Charlie Brown

“I’ve had a hard enough time just being Charlie Brown” :)

delanceyplace logo |
In today’s encore excerpt – in 1952, the introduction of Charlie Brown and the comic strip Peanuts with its clean drawings and psychological orientation made for a stark contrast with both the clutter and vaudeville-gag orientation in other cartoon strips of the time:
“The American assumption was that children were happy and childhood was a golden time; it was adults who had problems with which they wrestled and pains that they sought to smooth. Schulz reversed the natural order of things … by showing that a child’s pain is more intensely felt than an adult’s – a child’s defeats the more acutely experienced and remembered.
“Readers recognized themselves in ‘poor moon- faced, unloved, misunderstood’ Charlie Brown – in his dignity in the face of whole seasons of doomed baseball games, his endurance and stoicism in the face of insults. He … reminded people as no other cartoon character had of what it was to be vulnerable, to be small and alone in the universe, to be human – both little and big at the same time.”



Published in: on November 26, 2010 at 10:36 am  Leave a Comment  
Tags: , , , ,

Where do good ideas come from

Incubator’s built from standard automotive parts…..what a goof idea!

In today’s excerpt – the invention, and reinvention, of incubators for newborns
By modern standards, infant mortality was staggeringly high in the late nineteenth century, even in a city as sophisticated as Paris. One in
five babies died before learning to crawl, and the odds were far worse for premature babies born with low birth weights.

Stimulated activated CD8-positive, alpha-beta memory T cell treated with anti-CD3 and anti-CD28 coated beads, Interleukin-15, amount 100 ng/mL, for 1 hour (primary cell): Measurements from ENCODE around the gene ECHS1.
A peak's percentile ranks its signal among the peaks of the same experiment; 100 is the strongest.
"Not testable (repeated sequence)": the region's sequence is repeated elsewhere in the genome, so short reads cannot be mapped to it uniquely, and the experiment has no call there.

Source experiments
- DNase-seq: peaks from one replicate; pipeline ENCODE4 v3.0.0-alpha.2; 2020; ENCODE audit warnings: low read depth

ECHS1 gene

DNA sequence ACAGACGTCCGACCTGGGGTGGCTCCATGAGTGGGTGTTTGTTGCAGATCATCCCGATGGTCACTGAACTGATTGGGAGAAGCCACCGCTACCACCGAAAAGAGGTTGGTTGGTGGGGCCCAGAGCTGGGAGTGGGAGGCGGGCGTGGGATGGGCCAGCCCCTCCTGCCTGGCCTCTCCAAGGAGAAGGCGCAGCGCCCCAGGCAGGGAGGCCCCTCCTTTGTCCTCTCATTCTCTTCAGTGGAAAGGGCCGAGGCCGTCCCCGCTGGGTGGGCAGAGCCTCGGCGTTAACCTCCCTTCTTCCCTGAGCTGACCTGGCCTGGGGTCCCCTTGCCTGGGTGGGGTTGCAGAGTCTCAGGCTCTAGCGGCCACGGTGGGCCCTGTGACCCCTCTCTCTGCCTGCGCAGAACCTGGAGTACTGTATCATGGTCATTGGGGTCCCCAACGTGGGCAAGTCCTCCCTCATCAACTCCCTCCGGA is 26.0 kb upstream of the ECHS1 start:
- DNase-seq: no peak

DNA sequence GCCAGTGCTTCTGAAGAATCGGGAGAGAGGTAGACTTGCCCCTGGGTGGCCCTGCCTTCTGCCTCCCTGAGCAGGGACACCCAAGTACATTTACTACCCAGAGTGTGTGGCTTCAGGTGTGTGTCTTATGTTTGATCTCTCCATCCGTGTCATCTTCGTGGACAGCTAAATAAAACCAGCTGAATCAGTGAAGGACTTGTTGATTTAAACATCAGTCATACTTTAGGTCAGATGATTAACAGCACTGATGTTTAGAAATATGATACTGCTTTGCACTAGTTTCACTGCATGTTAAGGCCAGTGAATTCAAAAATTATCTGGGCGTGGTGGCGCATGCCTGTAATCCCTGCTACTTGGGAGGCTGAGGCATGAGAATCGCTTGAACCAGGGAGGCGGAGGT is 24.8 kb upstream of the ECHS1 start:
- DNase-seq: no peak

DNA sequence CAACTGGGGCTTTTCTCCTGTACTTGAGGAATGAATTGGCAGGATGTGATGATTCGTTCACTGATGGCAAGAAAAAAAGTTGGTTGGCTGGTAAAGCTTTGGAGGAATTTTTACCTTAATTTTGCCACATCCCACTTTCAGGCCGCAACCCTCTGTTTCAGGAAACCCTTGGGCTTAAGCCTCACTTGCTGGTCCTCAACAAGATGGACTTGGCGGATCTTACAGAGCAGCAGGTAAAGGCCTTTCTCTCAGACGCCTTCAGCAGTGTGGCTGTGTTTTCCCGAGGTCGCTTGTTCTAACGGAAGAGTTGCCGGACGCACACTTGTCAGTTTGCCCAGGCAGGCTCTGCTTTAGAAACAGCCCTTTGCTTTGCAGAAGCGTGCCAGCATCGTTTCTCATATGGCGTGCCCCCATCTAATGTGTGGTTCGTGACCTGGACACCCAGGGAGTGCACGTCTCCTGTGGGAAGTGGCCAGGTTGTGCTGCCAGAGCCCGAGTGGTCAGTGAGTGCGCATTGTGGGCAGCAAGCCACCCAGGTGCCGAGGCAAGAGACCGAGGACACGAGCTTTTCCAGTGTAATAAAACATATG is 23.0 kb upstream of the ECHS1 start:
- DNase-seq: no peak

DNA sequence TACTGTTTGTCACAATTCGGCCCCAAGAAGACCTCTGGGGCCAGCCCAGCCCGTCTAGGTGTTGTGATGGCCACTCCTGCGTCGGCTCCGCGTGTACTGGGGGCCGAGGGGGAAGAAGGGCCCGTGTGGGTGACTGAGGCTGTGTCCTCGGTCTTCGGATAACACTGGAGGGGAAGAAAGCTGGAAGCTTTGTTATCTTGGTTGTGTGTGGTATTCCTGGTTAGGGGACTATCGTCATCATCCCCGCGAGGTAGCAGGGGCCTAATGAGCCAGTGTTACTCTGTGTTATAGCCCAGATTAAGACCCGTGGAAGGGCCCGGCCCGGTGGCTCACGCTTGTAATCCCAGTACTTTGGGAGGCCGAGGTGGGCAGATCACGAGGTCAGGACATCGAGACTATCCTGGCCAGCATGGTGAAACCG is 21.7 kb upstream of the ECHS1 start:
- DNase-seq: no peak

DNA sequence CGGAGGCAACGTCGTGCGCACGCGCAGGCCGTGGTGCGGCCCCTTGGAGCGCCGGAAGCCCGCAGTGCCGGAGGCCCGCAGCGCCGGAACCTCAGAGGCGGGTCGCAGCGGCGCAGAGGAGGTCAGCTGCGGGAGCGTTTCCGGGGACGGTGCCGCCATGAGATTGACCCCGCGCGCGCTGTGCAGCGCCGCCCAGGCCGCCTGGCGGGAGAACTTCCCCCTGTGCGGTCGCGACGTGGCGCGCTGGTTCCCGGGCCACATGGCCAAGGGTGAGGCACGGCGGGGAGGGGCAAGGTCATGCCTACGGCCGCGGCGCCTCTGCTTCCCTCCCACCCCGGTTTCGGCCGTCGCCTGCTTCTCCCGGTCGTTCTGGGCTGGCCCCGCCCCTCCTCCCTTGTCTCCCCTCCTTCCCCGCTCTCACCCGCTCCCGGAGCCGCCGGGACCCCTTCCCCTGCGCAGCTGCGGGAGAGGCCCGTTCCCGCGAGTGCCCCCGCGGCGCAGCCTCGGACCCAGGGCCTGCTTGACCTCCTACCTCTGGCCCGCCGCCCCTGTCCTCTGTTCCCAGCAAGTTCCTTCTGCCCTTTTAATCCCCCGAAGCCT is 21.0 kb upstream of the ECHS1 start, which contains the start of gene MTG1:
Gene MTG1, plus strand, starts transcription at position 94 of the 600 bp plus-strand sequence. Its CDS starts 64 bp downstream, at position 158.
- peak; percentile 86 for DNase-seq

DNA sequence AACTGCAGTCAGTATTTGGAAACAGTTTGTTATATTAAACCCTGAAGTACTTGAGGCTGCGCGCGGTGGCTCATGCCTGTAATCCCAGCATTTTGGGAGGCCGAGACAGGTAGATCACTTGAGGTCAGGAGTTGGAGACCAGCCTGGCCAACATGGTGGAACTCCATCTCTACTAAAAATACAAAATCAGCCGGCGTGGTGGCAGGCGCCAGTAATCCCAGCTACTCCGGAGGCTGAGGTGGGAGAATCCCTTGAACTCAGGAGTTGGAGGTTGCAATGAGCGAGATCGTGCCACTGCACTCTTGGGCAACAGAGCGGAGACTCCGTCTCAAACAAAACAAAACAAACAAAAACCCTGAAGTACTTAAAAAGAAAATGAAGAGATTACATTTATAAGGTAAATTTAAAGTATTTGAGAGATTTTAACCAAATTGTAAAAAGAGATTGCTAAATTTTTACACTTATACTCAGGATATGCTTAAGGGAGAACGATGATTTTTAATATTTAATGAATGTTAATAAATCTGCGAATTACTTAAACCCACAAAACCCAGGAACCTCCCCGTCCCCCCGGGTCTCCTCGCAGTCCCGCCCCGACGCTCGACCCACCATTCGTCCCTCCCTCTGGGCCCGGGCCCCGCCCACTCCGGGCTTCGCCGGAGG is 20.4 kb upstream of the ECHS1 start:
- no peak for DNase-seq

as his newborn incubator had been installed at Maternite, the fragile infants warmed by hot water bottles below the wooden boxes, Tarnier
embarked on a quick study of five hundred babies. The results shocked the Parisian medical establishment: while 66 percent of low-weight babies died within weeks of birth, only 38 percent died if they were housed in Tarnier’s incubating box. You could effectively halve the mortality rate for premature babies simply by treating them like hatchlings in a zoo. …
“Modern incubators, supplemented with high-oxygen therapy and other advances, became standard equipment in all American hospitals after the end of World War II, triggering a spectacular 75 percent decline in infant mortality rates between 1950 and 1998. …
“In the developing world, however, the infant mortality story remains bleak.
A standard incubator in an American hospital might cost more than $40,000. But the expense is arguably the smaller hurdle to overcome. Complex equipment breaks, and when it breaks you need the technical expertise to fix it, and you need replacement parts.
“Prestero and his team decided to build an incubator out of parts that were already abundant in the developing world. The idea had originated with a Boston doctor named Jonathan Rosen, who had observed that even the smaller towns of the developing world seemed to be able to keep automobiles in working order. The towns might have lacked air conditioning and laptops and cable television, but they managed to keep their Toyota 4Runners on the road. So Rosen approached Prestero with an idea: What if you made an incubator out of automobile parts?
“Three years after Rosen suggested the idea, the team introduced a prototype device called the NeoNurture. From the outside, it looked like a streamlined modern incubator, but its guts were automotive. Sealed-beam headlights supplied the crucial warmth; dashboard fans provided filtered air circulation; door chimes sounded alarms. You could power the device via an
adapted cigarette lighter, or a standard-issue motorcycle battery. Building the NeoNurture out of car parts was doubly efficient, because it tapped both the local supply of parts themselves and the local knowledge of automobile repair. These were both abundant resources in the developing world context, as Rosen liked to say. You didn’t have to be a trained medical technician to fix the NeoNurture; you didn’t even have to read the manual. You just needed to
know how to replace a broken headlight.”

Author: Steve Johnson
Title: Where Good Ideas Come From
Publisher: Riverhead
Date: Copyright 2010 by Steven Johnson
Pages: 25-28


Published in: on November 8, 2010 at 12:28 pm  Leave a Comment  
Tags: , , , ,